An Analysis of Present and Possible Futures of Public and Private Mexican Universities: Perceptions and Projections of Current Administrators

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Abstract: This study proposes to answer the question--What is and might be the present and future scenarios of higher education institutions in Mexico according to their leaders' perceptions? Special emphasis is placed on the differences between public and private institutions.

The study emphasized that leaders of private and public universities in Mexico look at their institutions as very different from one other. They recognize their own needs as well as their goals as particular to their own institutions. Both types of leaders identify the importance of their roles in the process of change and adaptation within their institutions. Getting close to the opinions of Mexican leaders in those institutions can help us to understand the present circumstances of higher education (HE) in Mexico, and get a deeper understanding of the complexity of HE in many developing countries, as well as begin to comprehend their future possible scenarios.


The study of the leaders' perceptions and projections of public and private Mexican higher education institutions and consequently the changes to those administrators' roles serves to illuminate how the differences between and within those institutions affect the way their leaders face changing situations in these contexts. Contextual situations such as conditions of rapid population growth, low overall average family income in the society, an increase in student demand, and other situations are explored for their implications in higher education system development.


The world is facing important and rapid changes with the advance of scientific and technological knowledge. Universities are recognized as both maintenance organizations because of their roles in the socialization of people and the transformation of culture, but also adaptive structures because of their roles in creation of knowledge (Katz & Kahn, 1978). In the case of Mexico, the university as well as other educational institutions can contribute to this scientific and technological transition, even though they are themselves in the process of change (Patlan, 1997).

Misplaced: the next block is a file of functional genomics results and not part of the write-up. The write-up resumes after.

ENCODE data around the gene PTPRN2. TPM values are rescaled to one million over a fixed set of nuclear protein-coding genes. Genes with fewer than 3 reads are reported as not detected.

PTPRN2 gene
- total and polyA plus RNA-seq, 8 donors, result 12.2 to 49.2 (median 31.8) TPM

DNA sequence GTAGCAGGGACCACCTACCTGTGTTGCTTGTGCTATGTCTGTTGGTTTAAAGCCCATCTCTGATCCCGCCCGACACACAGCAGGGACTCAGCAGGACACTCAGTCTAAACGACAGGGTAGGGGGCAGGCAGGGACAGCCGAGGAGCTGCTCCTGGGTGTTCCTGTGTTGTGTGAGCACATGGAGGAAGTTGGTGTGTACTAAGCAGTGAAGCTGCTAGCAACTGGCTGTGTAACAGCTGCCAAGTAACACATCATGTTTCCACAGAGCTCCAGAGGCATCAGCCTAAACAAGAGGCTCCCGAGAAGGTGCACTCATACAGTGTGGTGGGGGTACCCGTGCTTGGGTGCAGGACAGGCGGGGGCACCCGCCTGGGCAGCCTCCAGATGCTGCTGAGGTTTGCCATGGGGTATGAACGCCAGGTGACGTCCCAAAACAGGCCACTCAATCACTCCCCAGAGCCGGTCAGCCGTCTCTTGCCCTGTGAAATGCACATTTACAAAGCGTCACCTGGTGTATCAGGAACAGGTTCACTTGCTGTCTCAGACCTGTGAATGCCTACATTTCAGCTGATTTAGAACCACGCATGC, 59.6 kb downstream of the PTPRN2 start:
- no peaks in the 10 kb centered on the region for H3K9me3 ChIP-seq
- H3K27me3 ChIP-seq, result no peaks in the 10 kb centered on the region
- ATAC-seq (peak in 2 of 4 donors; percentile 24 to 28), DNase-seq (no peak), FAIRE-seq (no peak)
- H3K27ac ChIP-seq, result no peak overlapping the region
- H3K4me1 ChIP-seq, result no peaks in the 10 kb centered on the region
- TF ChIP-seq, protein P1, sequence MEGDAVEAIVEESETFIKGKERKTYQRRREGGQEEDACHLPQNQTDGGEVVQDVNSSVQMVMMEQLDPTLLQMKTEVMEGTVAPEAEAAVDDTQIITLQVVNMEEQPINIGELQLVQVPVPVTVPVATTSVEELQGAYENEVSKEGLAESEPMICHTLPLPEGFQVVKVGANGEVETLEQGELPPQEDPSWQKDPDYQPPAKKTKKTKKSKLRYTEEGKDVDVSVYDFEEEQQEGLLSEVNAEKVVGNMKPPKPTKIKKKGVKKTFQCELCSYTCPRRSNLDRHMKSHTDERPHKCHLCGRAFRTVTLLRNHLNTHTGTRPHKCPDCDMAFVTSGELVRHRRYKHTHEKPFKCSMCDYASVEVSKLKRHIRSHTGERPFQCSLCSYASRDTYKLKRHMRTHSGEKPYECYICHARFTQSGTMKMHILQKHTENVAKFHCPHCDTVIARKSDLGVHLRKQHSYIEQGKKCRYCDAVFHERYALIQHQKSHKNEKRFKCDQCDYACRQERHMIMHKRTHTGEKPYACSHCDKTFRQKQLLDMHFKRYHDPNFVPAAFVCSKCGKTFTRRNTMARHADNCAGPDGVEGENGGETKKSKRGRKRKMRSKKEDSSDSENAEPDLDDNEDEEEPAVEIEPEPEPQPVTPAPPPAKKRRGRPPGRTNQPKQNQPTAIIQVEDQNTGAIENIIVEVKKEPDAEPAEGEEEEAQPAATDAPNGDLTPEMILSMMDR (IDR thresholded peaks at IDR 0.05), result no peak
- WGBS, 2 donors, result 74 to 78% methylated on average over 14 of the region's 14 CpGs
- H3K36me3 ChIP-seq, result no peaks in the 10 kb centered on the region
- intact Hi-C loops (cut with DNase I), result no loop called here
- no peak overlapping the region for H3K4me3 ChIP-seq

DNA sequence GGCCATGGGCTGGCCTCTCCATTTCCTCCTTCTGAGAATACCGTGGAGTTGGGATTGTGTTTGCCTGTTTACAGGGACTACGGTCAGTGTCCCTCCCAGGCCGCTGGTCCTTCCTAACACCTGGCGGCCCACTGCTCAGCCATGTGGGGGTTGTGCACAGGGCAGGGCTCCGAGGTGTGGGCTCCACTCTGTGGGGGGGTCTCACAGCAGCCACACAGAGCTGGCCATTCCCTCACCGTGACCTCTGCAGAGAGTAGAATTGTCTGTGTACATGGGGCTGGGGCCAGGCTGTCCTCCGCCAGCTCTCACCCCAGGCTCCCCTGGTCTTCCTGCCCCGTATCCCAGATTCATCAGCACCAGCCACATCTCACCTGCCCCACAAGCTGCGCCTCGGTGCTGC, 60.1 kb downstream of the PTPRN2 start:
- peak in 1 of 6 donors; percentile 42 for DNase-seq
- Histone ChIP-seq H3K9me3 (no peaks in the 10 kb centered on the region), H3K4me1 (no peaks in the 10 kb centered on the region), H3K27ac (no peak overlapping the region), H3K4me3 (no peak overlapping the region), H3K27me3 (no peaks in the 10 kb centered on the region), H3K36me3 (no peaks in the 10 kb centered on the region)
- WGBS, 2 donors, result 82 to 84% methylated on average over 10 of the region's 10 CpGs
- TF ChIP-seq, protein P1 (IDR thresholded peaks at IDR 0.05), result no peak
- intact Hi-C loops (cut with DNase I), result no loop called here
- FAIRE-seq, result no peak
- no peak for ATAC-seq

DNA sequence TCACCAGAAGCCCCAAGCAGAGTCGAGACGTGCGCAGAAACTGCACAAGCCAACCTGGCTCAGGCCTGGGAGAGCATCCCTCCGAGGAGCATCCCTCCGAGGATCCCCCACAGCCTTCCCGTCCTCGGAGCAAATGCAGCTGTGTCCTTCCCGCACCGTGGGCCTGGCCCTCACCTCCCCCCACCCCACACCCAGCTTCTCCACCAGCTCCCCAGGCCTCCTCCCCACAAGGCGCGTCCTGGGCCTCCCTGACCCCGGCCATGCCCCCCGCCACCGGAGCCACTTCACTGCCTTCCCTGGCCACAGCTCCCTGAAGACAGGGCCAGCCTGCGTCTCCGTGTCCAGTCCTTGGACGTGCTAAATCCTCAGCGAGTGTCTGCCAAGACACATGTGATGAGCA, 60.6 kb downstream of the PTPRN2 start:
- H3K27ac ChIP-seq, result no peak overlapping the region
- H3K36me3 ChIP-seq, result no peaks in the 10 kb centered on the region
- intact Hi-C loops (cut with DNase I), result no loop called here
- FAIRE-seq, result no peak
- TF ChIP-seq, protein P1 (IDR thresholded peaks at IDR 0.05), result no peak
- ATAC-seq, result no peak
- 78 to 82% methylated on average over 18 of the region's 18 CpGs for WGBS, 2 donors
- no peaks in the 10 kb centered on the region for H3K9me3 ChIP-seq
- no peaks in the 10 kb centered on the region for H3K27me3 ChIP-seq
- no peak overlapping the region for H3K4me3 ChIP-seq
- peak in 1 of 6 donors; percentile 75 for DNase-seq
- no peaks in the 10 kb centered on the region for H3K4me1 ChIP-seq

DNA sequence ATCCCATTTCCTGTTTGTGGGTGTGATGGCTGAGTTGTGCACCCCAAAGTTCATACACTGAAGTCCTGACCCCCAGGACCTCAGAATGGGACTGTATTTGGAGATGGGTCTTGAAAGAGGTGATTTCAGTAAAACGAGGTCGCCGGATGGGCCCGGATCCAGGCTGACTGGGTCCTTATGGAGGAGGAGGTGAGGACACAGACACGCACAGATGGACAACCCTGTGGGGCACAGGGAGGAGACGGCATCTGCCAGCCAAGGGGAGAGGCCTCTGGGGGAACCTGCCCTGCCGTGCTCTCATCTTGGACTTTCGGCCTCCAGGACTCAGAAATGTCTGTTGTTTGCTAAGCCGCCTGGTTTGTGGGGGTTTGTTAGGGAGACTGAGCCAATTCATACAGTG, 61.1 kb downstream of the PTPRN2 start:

The need for higher education institutions to better adapt to the demands of rapidly changing societies is recognized in many countries, especially in developing countries such as Mexico. Adaptation and change in higher education institutions could be facilitated by the presence of clear goals, where the assistance of higher education senior administrators can contribute enormously. Consequently, the achievement of organizational goals in higher education institutions depends greatly on the ability of administrators to work together effectively and professionally. Changes in society require a new type of professional higher education executive, one who is prepared to deal with rapid change.

This study is based on the perceptions, opinions, and interpretations of Mexican higher education senior administrators regarding how their institutions look and function in the present; what they will look like and how they will likely function in the future; and how their own roles have been affected by the changing situations they face in their own contexts. Special emphasis is placed on the differences between public and private institutions. Following the pattern of most of Latin America, the distinction between public and private higher education is more marked in Mexico than it is in the U.S. In Mexico, public universities are almost exclusively financed by subsidies from state and federal governments, whereas private universities are almost completely funded from private sources and tuition (SEP, 1995). In the past, and because of their institution's charter, the state governors appointed most of the presidents of public universities; that situation produced an immediate political link and fiscal dependency between the universities and the state government. With the increasing autonomy of the public universities, a trend that started with the National University of Mexico in 1933 and was followed for the rest of the public universities through the rest of the century, that regulation changed once they became more autonomous; but, the ties between the government and the university administration still persist, mainly because of the financial dependency of the public university. …


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